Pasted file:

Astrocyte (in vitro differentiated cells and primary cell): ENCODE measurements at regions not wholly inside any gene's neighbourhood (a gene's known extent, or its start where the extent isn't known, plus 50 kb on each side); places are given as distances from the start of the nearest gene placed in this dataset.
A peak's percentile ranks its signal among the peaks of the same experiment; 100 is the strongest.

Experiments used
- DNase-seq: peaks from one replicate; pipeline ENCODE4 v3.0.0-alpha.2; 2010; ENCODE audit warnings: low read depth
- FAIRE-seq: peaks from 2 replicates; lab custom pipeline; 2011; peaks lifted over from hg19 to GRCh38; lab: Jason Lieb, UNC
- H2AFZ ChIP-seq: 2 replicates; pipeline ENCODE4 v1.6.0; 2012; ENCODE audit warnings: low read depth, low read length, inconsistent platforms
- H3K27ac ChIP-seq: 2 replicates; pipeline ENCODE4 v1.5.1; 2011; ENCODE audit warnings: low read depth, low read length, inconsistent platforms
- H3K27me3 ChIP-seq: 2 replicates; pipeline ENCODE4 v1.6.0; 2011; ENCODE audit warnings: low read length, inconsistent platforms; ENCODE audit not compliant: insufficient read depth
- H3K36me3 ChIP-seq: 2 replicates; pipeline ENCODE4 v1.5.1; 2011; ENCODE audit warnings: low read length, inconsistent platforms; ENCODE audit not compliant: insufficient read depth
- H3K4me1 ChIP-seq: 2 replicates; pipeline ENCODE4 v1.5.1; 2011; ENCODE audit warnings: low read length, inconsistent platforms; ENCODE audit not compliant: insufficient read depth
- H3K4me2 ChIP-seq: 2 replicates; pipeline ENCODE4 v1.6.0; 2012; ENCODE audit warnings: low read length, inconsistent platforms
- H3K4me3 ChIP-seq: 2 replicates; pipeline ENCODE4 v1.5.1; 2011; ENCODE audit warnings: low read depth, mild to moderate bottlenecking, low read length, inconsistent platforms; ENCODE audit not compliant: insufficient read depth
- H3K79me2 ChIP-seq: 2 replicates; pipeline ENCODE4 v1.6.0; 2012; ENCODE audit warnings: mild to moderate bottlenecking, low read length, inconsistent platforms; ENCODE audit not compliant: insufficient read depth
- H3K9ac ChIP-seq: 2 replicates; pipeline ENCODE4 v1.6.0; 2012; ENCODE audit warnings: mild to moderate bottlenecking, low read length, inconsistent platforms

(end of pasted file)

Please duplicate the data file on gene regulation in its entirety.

Astrocyte (in vitro differentiated cells and primary cell): ENCODE measurements at regions not wholly inside any gene's neighbourhood (a gene's known extent, or its start where the extent isn't known, plus 50 kb on each side); places are given as distances from the start of the nearest gene placed in this dataset.
A peak's percentile ranks its signal among the peaks of the same experiment; 100 is the strongest.

Experiments used
- DNase-seq: peaks from one replicate; pipeline ENCODE4 v3.0.0-alpha.2; 2010; ENCODE audit warnings: low read depth
- FAIRE-seq: peaks from 2 replicates; lab custom pipeline; 2011; peaks lifted over from hg19 to GRCh38; lab: Jason Lieb, UNC
- H2AFZ ChIP-seq: 2 replicates; pipeline ENCODE4 v1.6.0; 2012; ENCODE audit warnings: low read depth, low read length, inconsistent platforms
- H3K27ac ChIP-seq: 2 replicates; pipeline ENCODE4 v1.5.1; 2011; ENCODE audit warnings: low read depth, low read length, inconsistent platforms
- H3K27me3 ChIP-seq: 2 replicates; pipeline ENCODE4 v1.6.0; 2011; ENCODE audit warnings: low read length, inconsistent platforms; ENCODE audit not compliant: insufficient read depth
- H3K36me3 ChIP-seq: 2 replicates; pipeline ENCODE4 v1.5.1; 2011; ENCODE audit warnings: low read length, inconsistent platforms; ENCODE audit not compliant: insufficient read depth
- H3K4me1 ChIP-seq: 2 replicates; pipeline ENCODE4 v1.5.1; 2011; ENCODE audit warnings: low read length, inconsistent platforms; ENCODE audit not compliant: insufficient read depth
- H3K4me2 ChIP-seq: 2 replicates; pipeline ENCODE4 v1.6.0; 2012; ENCODE audit warnings: low read length, inconsistent platforms
- H3K4me3 ChIP-seq: 2 replicates; pipeline ENCODE4 v1.5.1; 2011; ENCODE audit warnings: low read depth, mild to moderate bottlenecking, low read length, inconsistent platforms; ENCODE audit not compliant: insufficient read depth
- H3K79me2 ChIP-seq: 2 replicates; pipeline ENCODE4 v1.6.0; 2012; ENCODE audit warnings: mild to moderate bottlenecking, low read length, inconsistent platforms; ENCODE audit not compliant: insufficient read depth
- H3K9ac ChIP-seq: 2 replicates; pipeline ENCODE4 v1.6.0; 2012; ENCODE audit warnings: mild to moderate bottlenecking, low read length, inconsistent platforms